Dorothy Coleman, NAM’s vice president of tax and domestic economic policy, said she is “guardedly optimistic” that an agreement can be reached during Congress’ post-election session. But she said members of her group are adamant in their opposition to restoration of the 39.6 percent top marginal tax rate that was in place during Democratic President Bill Clinton’s administration.
“I think there’s a deal — I think if both sides are willing — that doesn’t involve increasing rates. We feel very strongly that you need to continue the lower rates for all individuals,” Coleman said.
Leaders in the business lobby have made clear they intend to make their presence and their views on tax issues well known during the next few weeks.
The Business Roundtable launched a campaign Tuesday called “It’s Time to Act” with a series of videos and print, radio and online advertisements featuring chief executives urging an extension of current tax policy before Jan. 1, followed by efforts to reduce the deficit in 2013. At least two executives featured in ads, Ursula Burns of Xerox and David Cote of Honeywell, will meet with Obama on Wednesday.
Cote has also signed on to “Fix the Debt,” a $30 million campaign by the Committee for a Responsible Federal Budget and endorsed by 80 CEOs. That effort seeks a major deficit reduction agreement next year that would lower tax rates but raise revenue by limiting deductions and tax credits.
Speaker John A. Boehner, R-Ohio, signaled last week that Republicans may accept raising additional revenue through limiting deductions and overhauling the tax code.
Having just won re-election and with tax rates set to increase across the board at year’s end unless new legislation is enacted, Obama at the moment has unique leverage with which to negotiate. That’s likely one reason opponents of a rate increase are pushing to extend the debate and the current tax rates into next year. They calculate that any mandate Obama now enjoys for his fiscal policy will fade with time.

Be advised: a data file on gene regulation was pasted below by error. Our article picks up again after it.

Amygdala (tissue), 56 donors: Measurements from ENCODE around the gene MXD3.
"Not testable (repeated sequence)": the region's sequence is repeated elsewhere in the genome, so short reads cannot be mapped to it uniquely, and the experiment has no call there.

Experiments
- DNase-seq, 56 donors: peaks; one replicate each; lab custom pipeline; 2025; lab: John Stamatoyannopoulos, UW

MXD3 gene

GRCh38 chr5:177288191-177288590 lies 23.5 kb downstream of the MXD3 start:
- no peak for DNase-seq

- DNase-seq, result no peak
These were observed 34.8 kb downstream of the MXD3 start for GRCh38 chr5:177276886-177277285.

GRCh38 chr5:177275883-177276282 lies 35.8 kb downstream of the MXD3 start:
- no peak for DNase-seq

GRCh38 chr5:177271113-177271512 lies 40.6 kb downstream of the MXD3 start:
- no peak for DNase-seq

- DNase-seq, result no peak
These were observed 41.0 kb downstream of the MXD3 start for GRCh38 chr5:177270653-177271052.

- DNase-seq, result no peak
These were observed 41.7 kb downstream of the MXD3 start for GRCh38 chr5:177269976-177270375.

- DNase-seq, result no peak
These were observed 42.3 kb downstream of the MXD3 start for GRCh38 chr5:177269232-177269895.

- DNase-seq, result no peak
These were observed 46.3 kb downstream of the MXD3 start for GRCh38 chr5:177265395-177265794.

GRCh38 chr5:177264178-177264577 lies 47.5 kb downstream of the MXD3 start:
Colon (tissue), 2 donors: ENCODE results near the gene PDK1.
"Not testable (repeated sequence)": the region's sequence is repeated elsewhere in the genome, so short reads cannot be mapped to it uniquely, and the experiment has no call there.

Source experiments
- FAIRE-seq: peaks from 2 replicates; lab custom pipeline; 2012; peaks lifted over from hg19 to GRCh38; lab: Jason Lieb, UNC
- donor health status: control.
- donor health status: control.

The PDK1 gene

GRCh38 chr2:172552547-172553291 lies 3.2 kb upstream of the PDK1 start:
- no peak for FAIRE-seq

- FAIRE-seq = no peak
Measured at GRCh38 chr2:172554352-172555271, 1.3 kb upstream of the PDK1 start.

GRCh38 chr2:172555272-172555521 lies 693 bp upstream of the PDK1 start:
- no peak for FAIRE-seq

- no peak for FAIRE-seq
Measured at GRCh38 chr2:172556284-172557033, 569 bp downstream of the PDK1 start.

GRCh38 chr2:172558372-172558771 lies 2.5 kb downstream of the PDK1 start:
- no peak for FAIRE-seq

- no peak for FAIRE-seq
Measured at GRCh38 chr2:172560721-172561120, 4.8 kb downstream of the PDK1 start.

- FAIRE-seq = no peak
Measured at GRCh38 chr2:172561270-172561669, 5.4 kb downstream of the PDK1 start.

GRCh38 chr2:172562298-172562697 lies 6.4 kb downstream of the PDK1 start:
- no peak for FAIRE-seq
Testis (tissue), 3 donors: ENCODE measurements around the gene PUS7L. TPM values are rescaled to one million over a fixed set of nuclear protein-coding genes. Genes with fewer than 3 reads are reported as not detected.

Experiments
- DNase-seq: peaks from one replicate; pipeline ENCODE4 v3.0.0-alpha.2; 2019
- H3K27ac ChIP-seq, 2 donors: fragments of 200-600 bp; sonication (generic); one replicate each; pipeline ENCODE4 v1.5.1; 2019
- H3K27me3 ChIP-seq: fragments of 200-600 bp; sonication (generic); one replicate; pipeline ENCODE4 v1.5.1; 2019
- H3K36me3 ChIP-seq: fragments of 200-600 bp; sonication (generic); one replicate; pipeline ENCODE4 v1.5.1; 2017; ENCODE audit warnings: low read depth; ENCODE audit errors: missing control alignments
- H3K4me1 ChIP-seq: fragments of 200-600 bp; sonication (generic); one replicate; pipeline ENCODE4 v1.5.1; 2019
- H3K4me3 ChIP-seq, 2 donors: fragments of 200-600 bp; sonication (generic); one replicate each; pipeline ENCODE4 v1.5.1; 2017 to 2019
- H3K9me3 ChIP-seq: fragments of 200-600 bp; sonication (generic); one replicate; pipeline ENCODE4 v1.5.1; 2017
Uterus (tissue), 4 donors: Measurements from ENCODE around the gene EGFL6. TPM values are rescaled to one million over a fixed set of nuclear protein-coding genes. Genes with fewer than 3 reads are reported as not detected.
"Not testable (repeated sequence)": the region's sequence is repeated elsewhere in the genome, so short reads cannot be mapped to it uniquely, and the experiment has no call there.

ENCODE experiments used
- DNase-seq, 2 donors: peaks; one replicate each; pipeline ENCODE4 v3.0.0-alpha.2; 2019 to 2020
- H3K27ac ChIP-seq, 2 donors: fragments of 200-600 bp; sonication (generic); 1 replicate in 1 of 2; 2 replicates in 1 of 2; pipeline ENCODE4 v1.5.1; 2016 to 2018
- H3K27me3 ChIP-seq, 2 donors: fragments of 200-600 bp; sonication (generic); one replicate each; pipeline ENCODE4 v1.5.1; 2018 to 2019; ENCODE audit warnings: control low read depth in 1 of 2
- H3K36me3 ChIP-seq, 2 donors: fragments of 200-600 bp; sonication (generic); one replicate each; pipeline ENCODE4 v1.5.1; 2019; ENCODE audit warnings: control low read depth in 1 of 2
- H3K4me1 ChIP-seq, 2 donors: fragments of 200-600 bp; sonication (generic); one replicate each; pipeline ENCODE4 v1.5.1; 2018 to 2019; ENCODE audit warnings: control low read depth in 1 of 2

“The commitments to bipartisanship, that quickly erodes after a congressional session begins and the real legislating happens,” Bonjean said. “I think you’re going to see the tone begin to change over time.”
Although Obama has been condemned as “anti-business” for his health care and financial regulatory overhauls, business groups have sometimes found the White House to be more of an ally than the tea-party-backed Republicans in Congress. For months, House Republicans balked at reauthorizing the Export-Import Bank, a top priority of the business community and the administration, but which some GOP lawmakers called corporate welfare.
Many business leaders were also appalled by last summer’s brinkmanship over the debt ceiling, although they largely refrained from criticizing congressional Republicans.
A senior financial industry lobbyist suggested that this year’s fiscal confrontation might play out in a similar way — and that despite the fiscal cliff’s threat to the economy, business groups are unlikely to lean heavily on GOP lawmakers to accede to Obama.
“It’d be a tough position to put ourselves in,” the lobbyist said. “They’ve been helpful.”